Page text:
Series 2000 BRT (Binary Run Tape) Format

BRT records are organized with a header followed by load data which is formated as a control character followed by zero or more data characters, defined as follows:
Control CodesSeries 200/2000 MeaningVirtual Extensions
01-17Load 1-15 characters at DIST, clear punctuation
21-37Load 1-15 characters at DIST, set Word Mark
41-57Load 1-15 characters at DIST, set Item Mark
60set DIST with next 3 characters
61End Load, next 3 characters are START
62Clear memory using next 7 characters
63set WM at DIST-1
64set IM at DIST-1
77End record, read next

Record headers have a common format in the first 7 characters:
CharSeries 200/2000 MeaningVirtual Extensions
1Banner (controls rest of record)
2-4Record length (incl. header?)Length includes header
5-6Sequence number
7Length of header (7 or 24)

In addition, Segment records (Banner char 50 or 54) contain:
CharSeries 200/2000 MeaningVirtual Extensions
8-10Revision number
11-16Program name
17-18Segment name
19-24Visibility key

Banner characters are defined as follows:
BannerSeries 200/2000 MeaningVirtual Extensions
50First record of multi-record segment
54Only record of single-record segment
41Second record of multi-record segment
44Last record of multi-record segment
22Unformatted (no header) bootstrap recordRecord may be >250
42Unformatted (no header?) boot imageSee notes

A valid program segment may be comprised of: A) A single 54 record, B) A 50 record followed by a 44 record, or C) a 50 record followed by onr or more 41 records followed by a 44 record.

Records are said to have a maximum size of 250 characters. Unclear whether short records are padded to 250 or not. For the Punch Card version of BRT, record size is fixed at 80. Punch Card BRT records do not use (ignore) characters 2-6.

The Sequence number is meant to facilitate backwards searching through the tape. It indicates the number of Tape BACKSPACE operations required to locate the *previous* Segment header record (Banner 50 or 54). Since backpsaces are performed *after* loading the given record, the sequence number includes an extra backspace to account for the tape position. The first segment header on the tape has a sequence number of 0. The minimum value for all other records is 2.

Note, the bootstrap record banner character (22) is the same as the opcode for the SW instruction, and this is no coincidence. The contents of this record must be directly loaded into memory and executed (via the BOOTSTRAP function). Such code must establish punctuation on at least instructions and so must begin with a series of SW (and possibly SI) instructions. This code must be sufficient to load the subsequent "banner 42" records and possibly setup their punctuation. TODO: Find a definition of "banner 42" records.

NOTE: SW and SI instructions, when coded for both addresses, are the only ones that do not require punctuation.

A complete BRT image (self-loading, possibly containing multiple programs) begins with a "1HDRΔ" record (unknown length) and terminates with a "1EOFΔ" record and two "1ERIΔ" records. It is not clear whether these records, on Magnetic Tape, are 5 characters long or padded to some other length.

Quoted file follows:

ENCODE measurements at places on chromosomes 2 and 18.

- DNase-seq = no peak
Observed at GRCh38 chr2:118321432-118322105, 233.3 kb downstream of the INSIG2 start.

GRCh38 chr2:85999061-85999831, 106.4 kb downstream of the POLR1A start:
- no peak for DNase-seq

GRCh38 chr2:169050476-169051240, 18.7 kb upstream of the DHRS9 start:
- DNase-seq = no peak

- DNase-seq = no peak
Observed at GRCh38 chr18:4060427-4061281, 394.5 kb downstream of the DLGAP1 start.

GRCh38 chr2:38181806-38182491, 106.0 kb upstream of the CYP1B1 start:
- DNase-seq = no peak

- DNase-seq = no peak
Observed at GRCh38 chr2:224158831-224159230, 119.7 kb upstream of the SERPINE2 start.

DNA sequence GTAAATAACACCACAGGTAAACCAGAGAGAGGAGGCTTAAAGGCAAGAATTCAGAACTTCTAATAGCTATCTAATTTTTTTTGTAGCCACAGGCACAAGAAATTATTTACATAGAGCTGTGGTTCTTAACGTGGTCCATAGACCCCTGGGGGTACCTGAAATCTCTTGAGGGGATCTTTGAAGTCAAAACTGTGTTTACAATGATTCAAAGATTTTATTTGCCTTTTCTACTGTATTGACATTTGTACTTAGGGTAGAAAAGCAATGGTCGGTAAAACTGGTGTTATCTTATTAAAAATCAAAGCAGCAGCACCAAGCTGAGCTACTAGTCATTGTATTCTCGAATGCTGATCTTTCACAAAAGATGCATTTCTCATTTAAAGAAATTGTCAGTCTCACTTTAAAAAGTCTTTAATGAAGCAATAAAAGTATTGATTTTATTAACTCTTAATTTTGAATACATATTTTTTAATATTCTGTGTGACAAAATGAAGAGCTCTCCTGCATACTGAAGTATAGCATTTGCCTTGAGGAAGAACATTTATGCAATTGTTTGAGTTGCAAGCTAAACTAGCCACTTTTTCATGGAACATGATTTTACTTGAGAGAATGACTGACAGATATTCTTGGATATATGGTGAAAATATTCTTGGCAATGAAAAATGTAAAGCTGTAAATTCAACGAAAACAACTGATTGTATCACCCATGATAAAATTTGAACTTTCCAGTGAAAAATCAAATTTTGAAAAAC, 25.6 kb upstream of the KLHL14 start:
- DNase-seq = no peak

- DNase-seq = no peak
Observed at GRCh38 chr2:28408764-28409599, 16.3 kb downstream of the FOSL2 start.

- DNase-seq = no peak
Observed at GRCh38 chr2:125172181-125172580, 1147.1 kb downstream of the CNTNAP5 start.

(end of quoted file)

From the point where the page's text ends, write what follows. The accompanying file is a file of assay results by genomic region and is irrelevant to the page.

In addition, a tape may be a "card image" tape in which case, presumably, all records are 80 characters.

4-Character Addressing

This BRT format supports a maximum memory address of 18 bits (262144 characters), and 4-character mode requires 19 bits. Unclear whether control codes 60-62 have alternate interpretations or if there were additional control codes defined, or possibly some 19th bit manipulation was done. As-is, BRT images may only be located in the first 262144 characters of memory. The loader/monitor code is currently being run in 4-character mode and is located high in memory (well above 262144). Proposed extension is to interpret the "10" bit as the 19th address bit, so control codes 70-72 have the same meaning as the corresponding codes 60-62 except that the 19th bit is set to "1" (CLEAR cannot span the boundary).

Banner 42 Records

Characters 2-EOR are loaded, w/o punctuation, to successive regions or memory. The bootstrap program is hard-coded for load/run address and number of records. Loading aborts (fatal) if a non-42 record is encountered.

It is assumed that the 42 banner code is not related to the CAM instruction opcode, but rather is a variation of the 41/44 code scheme. This could imply that these records contain a formal header, similar to 41/44 records. It may also allow for a "terminal record" notation, such as 44 (or 46).

Current assumption is that 42 records do not contain BRT control codes, instead they contain straight code. It would seem difficult to write a bootstrap program that could fit in a reasonable tape record size and still decode BRT control codes. Current bootstrap code simply loads records into memory and branches to the start address. This means that 42 records (the loader program image) must contain sufficient code to restore punctuation. The current bootstrap code ensures that punctuation is cleared for the loaded image.